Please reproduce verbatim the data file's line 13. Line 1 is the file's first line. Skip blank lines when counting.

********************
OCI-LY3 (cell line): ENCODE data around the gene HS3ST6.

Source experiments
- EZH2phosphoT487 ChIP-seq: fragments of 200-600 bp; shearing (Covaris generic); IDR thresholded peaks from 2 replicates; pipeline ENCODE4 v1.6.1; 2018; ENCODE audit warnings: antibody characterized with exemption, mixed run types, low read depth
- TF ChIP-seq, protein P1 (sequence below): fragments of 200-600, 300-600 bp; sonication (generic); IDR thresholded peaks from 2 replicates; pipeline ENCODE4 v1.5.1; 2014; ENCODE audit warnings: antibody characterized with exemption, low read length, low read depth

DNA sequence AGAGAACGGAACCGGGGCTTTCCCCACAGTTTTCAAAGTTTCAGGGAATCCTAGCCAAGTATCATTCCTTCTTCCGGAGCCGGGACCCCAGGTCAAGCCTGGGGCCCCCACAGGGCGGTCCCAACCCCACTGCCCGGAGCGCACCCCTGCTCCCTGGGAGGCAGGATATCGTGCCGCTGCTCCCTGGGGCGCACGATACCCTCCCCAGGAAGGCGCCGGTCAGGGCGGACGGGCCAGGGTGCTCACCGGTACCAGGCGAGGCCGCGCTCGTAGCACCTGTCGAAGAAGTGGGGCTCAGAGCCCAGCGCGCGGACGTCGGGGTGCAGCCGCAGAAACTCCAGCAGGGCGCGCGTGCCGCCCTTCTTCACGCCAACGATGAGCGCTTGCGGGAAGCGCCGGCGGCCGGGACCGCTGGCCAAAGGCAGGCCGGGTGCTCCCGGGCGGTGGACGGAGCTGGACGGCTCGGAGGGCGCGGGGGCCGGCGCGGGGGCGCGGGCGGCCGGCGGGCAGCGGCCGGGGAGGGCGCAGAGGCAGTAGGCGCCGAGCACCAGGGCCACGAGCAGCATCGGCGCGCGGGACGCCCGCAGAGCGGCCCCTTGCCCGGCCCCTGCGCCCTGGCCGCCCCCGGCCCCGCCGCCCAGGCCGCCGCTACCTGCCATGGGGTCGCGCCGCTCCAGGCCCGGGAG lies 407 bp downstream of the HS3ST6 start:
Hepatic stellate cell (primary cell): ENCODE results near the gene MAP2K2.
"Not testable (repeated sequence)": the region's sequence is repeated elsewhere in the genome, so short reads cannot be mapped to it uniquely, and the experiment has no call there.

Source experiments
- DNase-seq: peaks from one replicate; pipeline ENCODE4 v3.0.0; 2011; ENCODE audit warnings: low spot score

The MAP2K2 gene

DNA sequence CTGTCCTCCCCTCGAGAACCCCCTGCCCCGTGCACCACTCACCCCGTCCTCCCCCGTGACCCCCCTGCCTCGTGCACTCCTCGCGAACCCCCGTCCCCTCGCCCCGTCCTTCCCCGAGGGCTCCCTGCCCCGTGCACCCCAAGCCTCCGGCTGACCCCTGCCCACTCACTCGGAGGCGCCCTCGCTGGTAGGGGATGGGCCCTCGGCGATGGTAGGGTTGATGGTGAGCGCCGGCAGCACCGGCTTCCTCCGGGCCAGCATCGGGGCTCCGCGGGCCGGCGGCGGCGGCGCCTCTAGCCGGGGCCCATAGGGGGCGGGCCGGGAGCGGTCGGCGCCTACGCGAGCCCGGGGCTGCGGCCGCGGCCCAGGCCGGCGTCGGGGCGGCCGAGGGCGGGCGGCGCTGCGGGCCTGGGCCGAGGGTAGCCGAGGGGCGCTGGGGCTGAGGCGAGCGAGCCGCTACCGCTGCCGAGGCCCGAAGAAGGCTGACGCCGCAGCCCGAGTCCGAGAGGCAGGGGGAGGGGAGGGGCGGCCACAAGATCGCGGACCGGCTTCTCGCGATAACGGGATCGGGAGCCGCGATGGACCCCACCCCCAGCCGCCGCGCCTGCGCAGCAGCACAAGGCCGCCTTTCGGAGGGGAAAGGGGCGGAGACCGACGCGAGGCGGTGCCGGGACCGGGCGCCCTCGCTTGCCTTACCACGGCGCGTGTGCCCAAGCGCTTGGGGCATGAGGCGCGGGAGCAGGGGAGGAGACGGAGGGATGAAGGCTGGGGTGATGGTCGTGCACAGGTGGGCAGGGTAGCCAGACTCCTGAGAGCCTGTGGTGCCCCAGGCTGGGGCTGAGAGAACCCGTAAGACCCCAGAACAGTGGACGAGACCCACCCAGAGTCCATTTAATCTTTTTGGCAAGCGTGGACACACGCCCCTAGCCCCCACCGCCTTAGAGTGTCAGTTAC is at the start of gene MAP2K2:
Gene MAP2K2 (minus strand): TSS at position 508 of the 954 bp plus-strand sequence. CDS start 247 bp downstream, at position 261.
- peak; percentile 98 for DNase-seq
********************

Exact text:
- peak; percentile 98 for DNase-seq